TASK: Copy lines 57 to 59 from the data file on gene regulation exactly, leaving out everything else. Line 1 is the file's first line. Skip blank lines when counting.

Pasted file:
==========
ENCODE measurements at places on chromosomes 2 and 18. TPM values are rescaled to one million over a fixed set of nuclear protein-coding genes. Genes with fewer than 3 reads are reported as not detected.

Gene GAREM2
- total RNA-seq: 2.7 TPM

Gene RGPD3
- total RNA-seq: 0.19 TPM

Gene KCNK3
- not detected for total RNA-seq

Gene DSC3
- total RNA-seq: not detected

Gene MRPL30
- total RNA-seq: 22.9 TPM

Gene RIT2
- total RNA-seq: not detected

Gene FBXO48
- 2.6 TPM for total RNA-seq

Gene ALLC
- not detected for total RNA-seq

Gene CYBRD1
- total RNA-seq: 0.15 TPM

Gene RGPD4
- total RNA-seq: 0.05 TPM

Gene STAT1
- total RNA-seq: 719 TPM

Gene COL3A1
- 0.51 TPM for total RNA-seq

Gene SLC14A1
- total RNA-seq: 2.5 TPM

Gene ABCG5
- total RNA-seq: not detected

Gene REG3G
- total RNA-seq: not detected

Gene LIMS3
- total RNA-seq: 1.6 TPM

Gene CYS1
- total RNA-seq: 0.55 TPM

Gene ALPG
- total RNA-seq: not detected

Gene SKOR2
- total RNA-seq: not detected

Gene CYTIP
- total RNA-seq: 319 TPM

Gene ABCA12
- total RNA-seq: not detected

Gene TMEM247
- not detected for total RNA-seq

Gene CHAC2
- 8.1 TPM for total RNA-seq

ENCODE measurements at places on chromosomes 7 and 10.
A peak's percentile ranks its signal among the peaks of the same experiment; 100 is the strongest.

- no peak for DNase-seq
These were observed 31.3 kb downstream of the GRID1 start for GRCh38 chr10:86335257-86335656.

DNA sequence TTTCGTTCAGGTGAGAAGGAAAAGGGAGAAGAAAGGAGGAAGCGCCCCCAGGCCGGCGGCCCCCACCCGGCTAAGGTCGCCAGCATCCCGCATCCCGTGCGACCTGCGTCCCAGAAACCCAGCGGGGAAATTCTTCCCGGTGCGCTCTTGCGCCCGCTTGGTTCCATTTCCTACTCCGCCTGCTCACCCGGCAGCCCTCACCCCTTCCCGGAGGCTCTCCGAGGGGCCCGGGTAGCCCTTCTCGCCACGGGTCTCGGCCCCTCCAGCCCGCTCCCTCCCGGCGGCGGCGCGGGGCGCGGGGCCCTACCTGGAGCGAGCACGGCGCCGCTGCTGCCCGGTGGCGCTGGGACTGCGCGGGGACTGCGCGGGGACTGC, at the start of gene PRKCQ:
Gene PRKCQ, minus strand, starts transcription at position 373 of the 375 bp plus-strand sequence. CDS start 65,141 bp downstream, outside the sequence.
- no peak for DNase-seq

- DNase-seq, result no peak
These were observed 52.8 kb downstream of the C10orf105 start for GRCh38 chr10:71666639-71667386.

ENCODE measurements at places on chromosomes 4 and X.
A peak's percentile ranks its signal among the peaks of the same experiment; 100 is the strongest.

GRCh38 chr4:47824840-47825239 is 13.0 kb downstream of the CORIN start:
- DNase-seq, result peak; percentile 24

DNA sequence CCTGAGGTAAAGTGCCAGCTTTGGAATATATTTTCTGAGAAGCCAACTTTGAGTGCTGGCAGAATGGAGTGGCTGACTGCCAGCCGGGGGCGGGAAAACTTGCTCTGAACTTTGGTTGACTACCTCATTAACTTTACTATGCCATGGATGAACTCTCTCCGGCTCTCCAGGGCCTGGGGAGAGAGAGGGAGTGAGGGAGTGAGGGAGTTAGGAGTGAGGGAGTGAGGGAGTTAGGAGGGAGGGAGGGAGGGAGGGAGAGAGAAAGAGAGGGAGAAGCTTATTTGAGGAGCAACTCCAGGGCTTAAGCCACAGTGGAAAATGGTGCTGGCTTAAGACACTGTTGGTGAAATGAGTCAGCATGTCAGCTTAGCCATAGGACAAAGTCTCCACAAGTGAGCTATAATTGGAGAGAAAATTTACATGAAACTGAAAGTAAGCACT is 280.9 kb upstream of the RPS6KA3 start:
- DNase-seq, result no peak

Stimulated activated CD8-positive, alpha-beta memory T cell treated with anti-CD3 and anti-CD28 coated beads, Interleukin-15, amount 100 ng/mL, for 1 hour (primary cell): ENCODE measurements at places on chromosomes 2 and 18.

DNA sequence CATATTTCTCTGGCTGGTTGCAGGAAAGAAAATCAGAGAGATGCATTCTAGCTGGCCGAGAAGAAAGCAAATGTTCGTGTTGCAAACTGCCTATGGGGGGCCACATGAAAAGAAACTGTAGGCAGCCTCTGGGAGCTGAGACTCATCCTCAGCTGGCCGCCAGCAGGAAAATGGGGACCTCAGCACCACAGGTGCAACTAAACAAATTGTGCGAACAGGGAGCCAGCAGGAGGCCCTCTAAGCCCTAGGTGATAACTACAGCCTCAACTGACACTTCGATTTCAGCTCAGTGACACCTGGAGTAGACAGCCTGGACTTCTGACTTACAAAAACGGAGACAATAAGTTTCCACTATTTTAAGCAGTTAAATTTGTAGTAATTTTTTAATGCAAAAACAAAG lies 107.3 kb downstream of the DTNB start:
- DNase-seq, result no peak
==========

ENCODE measurements at places on chromosomes 4 and X.
A peak's percentile ranks its signal among the peaks of the same experiment; 100 is the strongest.

GRCh38 chr4:47824840-47825239 is 13.0 kb downstream of the CORIN start: